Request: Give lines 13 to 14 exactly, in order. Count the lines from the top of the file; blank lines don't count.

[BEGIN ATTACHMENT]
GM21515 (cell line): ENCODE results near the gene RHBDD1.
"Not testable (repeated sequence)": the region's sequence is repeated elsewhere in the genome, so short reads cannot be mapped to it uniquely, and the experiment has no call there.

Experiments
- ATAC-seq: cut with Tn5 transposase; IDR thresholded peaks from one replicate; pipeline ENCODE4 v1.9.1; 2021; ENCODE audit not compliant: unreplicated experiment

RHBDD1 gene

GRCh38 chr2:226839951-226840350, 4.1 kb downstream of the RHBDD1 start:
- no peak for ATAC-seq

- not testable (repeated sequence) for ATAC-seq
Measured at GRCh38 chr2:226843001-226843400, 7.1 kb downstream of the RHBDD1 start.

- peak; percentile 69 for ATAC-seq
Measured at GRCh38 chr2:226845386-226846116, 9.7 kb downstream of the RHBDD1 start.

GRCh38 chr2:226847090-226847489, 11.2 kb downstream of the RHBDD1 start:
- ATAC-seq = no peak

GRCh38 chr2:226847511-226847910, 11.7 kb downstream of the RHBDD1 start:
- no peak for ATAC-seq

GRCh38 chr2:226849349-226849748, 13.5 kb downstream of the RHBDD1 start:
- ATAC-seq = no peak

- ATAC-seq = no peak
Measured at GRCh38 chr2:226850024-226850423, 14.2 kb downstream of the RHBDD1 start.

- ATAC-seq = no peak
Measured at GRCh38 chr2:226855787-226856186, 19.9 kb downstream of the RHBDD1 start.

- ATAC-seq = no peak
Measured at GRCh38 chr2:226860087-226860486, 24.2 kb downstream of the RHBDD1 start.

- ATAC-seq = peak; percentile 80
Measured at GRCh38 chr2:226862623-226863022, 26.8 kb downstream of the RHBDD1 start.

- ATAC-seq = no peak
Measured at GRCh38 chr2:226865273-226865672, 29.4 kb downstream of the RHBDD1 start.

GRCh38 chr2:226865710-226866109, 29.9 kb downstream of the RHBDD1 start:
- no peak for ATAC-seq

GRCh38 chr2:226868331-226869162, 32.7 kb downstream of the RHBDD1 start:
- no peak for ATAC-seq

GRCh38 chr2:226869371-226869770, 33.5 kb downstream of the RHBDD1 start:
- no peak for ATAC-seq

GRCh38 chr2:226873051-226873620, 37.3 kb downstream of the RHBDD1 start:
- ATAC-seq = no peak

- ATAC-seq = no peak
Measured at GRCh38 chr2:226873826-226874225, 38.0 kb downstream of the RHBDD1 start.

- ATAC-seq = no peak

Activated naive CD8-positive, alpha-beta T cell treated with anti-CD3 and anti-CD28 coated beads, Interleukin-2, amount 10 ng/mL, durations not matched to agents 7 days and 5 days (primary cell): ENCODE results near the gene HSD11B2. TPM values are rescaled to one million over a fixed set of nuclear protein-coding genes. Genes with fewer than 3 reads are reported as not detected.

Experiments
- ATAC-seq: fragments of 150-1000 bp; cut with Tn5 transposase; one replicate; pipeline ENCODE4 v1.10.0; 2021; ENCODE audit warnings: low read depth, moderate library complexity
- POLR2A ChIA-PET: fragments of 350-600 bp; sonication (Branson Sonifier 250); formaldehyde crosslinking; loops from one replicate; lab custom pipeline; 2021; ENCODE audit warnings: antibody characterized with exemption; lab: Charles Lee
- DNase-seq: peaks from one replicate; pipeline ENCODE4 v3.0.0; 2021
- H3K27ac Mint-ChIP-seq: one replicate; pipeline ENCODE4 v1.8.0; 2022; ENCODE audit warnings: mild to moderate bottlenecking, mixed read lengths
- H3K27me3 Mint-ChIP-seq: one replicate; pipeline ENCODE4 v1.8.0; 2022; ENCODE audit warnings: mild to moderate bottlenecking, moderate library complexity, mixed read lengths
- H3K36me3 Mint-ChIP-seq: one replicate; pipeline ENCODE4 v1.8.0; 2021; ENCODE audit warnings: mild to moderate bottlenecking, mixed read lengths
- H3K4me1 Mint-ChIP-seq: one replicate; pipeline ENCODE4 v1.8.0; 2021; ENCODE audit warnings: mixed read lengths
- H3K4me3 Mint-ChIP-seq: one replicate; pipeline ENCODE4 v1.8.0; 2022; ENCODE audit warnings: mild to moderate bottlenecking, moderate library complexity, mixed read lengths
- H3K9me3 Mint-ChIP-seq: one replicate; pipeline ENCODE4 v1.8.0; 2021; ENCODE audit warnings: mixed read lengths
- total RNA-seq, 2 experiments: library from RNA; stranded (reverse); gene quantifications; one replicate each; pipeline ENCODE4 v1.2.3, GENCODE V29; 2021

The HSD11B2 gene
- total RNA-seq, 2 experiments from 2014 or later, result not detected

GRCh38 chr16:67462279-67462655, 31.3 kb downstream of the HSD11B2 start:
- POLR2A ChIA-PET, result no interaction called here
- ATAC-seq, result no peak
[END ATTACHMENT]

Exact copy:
- ATAC-seq = no peak

GRCh38 chr2:226847511-226847910, 11.7 kb downstream of the RHBDD1 start: